Marine Protected Areas of the West Coast National Park Featured Hot

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Aerial view of 16-mile beach marine protected area_©PeterChadwick_AfricanConservationPhotographer.jpg

The West Coast National Park that falls under the  South African National Parks is responsible for the management of the Sixteen-mile Beach, Langebaan Lagoon, Malgas Island, Jutten Island and Marcus Island marine protected areas

The Langebaan Lagoon is the only non-estuarine tidal lagoon in South Africa, protecting about 32% of South Africa’s saltmarshes. It is an important non-breeding site for hundreds of thousands of Palaearctic migrant waders during the summer months.

Langebaan Lagoon has a rich marine invertebrate fauna of more than 400 species having been recorded and the lagoon is one of two habitats for South Africa’s most endangered marine mollusc, Siphonaria. Another small mollusc Assiminea globulus constitutes about 63 % of the invertebrate biomass in the surface layers of the intertidal mudflats of the lagoon, and it is the major prey item of the Curlew, which is the most abundant migrant wader.

29 bony fish species and 12 shark and ray species have been recorded in the lagoon with the sandshark Rhinobatos annulatus being an important predator due to its numbers and biomass. Important recreational and commercial linefish species such as Geelbek, Cape Stumpnose, Snoek and Yellowtail occur within the lagoon.

Malgas, Jutten, Schaapen and Marcus Island are vitally important as seabird breeding islands with Malgas Island being one of only three islands in South Africa where Cape Gannet breed. Approximately 30 percent of the world's population of African Black Oystercatchers breed on these islands. The endangered Bank Cormorant - whose numbers have plummeted from 8 700 breeding pairs in 1980 to a current number of 4 900 pairs - also breed on these islands. The largest known colony of Kelp Gulls in Southern Africa is found on Schaapen Island.

The Langebaan Lagoon is divided into three zones:
A – Controlled Zone where recreational fishing and power boating is allowed.
B – Restricted Zone, where no fishing is allowed and only non-powered vessels such as sailing and canoeing are permitted.
C – The Sanctuary Zone where no access is allowed due to the sensitivity of this section.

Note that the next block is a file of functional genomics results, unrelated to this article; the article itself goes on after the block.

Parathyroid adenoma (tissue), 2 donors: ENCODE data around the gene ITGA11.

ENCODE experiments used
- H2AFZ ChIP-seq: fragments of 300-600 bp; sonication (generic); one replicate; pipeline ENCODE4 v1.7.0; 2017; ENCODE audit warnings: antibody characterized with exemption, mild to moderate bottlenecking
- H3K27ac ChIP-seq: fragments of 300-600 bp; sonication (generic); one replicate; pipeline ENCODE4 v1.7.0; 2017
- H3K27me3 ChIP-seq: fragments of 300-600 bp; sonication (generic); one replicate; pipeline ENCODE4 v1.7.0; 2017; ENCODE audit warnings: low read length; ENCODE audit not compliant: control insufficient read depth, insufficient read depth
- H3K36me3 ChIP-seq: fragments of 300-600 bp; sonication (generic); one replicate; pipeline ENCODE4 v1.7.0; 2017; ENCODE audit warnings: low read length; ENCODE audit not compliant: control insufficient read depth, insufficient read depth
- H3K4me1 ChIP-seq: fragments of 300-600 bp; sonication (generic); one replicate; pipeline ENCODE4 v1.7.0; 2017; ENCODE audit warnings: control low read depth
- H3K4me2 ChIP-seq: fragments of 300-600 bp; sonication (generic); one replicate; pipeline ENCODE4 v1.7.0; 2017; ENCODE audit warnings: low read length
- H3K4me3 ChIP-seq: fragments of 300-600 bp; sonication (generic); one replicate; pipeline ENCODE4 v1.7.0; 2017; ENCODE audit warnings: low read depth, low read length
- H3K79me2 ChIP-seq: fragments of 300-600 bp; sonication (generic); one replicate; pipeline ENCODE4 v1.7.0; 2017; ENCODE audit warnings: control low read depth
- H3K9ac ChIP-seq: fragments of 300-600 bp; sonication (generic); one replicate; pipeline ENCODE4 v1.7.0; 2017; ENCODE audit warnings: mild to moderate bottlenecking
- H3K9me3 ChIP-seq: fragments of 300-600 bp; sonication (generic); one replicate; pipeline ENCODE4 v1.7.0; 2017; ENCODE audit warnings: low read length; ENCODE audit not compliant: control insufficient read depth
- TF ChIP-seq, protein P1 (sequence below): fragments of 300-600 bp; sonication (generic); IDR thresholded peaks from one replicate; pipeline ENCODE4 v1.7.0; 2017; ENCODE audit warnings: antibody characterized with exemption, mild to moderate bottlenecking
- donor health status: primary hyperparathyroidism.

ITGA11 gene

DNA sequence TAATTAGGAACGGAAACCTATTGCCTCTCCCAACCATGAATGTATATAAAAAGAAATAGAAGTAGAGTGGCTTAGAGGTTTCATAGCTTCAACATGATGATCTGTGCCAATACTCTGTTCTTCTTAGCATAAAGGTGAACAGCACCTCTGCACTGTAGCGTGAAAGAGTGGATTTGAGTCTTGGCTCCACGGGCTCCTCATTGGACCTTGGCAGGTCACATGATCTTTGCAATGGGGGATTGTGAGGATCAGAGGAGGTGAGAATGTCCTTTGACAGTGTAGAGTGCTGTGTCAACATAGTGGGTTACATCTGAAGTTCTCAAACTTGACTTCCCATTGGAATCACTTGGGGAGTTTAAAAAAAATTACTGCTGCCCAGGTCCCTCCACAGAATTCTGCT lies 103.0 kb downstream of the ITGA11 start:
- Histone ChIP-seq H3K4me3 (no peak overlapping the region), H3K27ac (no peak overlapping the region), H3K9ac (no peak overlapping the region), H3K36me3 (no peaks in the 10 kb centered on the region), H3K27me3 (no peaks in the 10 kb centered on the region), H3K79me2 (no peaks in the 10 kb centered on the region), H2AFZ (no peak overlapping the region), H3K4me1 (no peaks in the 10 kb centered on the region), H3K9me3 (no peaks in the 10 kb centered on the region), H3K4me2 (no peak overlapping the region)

No fishing from the shore is allowed along the Sixteen-mile beach nor is it allowed around the shores of any of the islands.

Tsaarsbank_PeterChadwick_AfricanConservationPhotographer1 of 12: Tsaarsbank Marine Protected Area signage.

Rolling waves along the 16-mile beach MPA_PeterChadwick_AfricanConservationPhotographer2 of 12: Large rolling waves crash against the shoreline of the 16-mile beach marine protected area.

Feeding Kelp Gull_ PeterChadwick_AfricanConservationPhotographer3 of 12: A Kelp Gull feeds on a rocky platform that has been exposed on an out-going tide and as large waves still crash over it.

Shells washed ashore after a storm_PeterChadwick_AfricanConservationPhotographer4 of 12: A large pile of shells lie washed ashore after a heavy winters storm and showing the richness of the marine protected area.

Aerial image of the Langebaan Lagoon_PeterChadwick_AfricanConservationPhotographer5 of 12: An aerial image of the Langebaan Lagoon marine protected area and showing the various islnds that are important seabird breeding areas.

Cape Gannets_PeterChadwick_AfricanConservationPhotographer6 of 12: Malgas Island is critically important as a breeding island to Cape Gannets and other seabirds.

African Black Oystercatcher nest_PeterChadwick_AfricanConservationPhotographer7 of 12: The well-concealed nest of an African Black Oystercatcher on Malgas Ilsand.

Salt Marshes of the Langebaan Lagoon_PeterChadwick_AfricanConservationPhotographer8 of 12: An aerial view of the salt-marshes that line Langebaan Lagoon and that are a driving force for the incredible biological diversity found within and around the lagoon.

Sanderling_PeterChadwick_AfricanConservationPhotographer9 of 12: A Sanderling feeds on an exposed rocky platform at low-tide.

Preekstoel_PeterChadwick_AfricanConservationPhotographer10 of 12: The Prrekstoel lies on the edge of Langebaan Lagoon and is a popular tourist destination.

Bull Ray_PeterChadwick_AfricanConservationPhotographer11 of 12: A Bull-Ray swims in the shallow water of the Langebaan Lagoon feeding on hermit crabs and molluscs.

Rising Mullet_PeterChadwick_AfricanConservationPhotographer12 of 12: A school of Southern Mullet rise to the surface at dusk to feed within the protection of the Lagoon.

 

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Peter Chadwick
Author: Peter ChadwickWebsite: http://www.peterchadwick.co.zaEmail: This email address is being protected from spambots. You need JavaScript enabled to view it.
About
As a dedicated conservationist, Peter Chadwick has 30 years strategic and operational conservation experience in terrestrial and marine protected area management. He has worked within all of the major biomes in southern Africa as well as having provided expert conservation advice at a global level. His conservation and wildlife photography is a natural extension to his conservation work where he has numerous opportunities to capture photographs that showcase the beauty and complexity of the outdoors. Peter’s photography is internationally recognized, with this work appearing globally in a wide range of print and electronic media.